Michigan's defense actually shows up to play on Saturday, allowing Denard Robinson to see even more snaps behind center.  The end result is a 600-yard performance from Robinson as the Wolverines coast to a surprisingly easy 42-17 victory over Michigan State, giving Denard an even firmer grasp on the Heisman Trophy. -- Tom Fornelli

Severely Unlikely

Michigan and Michigan State's defenses completely shut each other down in a 3-2 Spartan victory in the Big House.  Denard Robinson attempts to run 18 times, but is only held to 14 yards.  Braylon Edwards gets behind the wheel and drives the Spartans back to East Lansing, hitting every bar on the way. At 73 mph. -- Chip Patterson

A week after having a huge day in a losing effort against Michigan, Indiana's Ben Chappell does even more damage in the Horseshoe.  Chappell picks the Ohio State secondary apart for 520 yards and 5 touchdowns. Terrelle Pryor's leg injury reappears and the Buckeyes offense has absolutely no answer. The Hoosiers shock the world, picking up what would be considered the biggest win in the program's history.  Final score: Indiana 45, Ohio State 31. -- Tom Fornelli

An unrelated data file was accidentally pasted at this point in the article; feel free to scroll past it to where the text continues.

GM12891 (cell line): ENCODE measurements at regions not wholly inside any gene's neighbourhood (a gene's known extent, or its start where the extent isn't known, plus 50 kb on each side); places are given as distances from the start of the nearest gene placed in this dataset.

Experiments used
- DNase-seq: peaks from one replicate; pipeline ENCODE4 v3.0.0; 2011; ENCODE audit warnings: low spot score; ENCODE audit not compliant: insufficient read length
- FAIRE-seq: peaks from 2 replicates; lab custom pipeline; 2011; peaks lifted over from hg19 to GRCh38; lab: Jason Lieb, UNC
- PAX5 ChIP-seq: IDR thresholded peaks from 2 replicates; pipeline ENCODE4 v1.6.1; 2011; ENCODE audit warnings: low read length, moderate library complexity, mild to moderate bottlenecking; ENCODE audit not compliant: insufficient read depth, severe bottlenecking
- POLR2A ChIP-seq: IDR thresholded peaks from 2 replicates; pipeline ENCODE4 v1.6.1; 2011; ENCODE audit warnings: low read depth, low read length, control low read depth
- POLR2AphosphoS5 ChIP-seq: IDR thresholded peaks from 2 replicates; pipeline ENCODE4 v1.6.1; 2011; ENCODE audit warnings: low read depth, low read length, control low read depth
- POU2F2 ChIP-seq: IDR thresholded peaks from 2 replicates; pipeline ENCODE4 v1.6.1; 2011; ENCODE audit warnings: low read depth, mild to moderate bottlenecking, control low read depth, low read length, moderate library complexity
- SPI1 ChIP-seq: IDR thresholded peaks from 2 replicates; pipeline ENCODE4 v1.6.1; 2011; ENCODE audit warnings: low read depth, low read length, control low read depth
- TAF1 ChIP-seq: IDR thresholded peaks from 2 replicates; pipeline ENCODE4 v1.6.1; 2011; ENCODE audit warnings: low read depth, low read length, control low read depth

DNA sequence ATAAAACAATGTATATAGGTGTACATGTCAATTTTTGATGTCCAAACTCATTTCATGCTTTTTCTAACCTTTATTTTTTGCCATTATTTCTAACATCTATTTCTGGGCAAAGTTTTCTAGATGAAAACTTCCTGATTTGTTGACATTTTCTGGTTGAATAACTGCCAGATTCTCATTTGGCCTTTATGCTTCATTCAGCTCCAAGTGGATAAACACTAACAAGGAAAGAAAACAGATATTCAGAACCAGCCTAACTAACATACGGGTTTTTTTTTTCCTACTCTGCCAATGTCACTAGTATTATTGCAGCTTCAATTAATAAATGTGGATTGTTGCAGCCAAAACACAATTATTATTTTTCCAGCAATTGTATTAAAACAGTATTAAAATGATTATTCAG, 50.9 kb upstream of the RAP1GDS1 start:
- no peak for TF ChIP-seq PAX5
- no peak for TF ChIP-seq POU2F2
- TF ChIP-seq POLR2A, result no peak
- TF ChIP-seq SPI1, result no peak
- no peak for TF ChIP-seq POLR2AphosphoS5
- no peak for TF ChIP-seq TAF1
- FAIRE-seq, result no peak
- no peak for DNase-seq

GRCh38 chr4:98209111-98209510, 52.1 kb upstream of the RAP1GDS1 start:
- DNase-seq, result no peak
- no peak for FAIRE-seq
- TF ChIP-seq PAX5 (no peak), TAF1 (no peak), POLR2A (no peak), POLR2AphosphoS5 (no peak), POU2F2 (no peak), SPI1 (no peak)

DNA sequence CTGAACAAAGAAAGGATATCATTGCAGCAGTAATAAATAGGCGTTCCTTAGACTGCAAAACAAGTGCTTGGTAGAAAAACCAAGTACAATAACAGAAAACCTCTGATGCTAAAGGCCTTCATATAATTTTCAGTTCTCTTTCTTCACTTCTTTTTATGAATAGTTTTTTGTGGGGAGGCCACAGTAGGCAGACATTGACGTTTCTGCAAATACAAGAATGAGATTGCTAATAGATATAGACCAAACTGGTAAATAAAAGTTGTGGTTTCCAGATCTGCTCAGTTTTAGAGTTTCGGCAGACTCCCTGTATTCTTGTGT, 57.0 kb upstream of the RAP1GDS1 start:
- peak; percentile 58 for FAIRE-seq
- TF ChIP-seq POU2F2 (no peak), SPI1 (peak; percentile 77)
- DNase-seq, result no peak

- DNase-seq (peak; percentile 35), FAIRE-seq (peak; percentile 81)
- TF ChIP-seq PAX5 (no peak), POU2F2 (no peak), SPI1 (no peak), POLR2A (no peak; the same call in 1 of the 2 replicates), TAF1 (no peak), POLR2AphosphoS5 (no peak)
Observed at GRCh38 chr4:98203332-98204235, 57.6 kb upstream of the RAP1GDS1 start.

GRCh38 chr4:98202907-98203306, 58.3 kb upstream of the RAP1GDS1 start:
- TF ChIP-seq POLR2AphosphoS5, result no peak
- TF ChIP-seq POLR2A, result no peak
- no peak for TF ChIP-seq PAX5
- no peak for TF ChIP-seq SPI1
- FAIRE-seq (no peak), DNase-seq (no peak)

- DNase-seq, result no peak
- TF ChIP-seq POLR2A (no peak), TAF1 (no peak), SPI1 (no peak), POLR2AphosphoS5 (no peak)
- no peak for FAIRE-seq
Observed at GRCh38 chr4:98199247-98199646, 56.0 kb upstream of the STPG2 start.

Oregon pours it on hapless Washington State for the full 60 minutes and becomes the first I-A team to hit the century mark since Houston beat Tulsa 100-6 in 1968. LaMichael James reclaims the top spot in Heisman consideration with 532 yards rushing and 10 touchdowns. Oregon cruises, 113-0. -- Adam Jacobi

Utterly Preposterous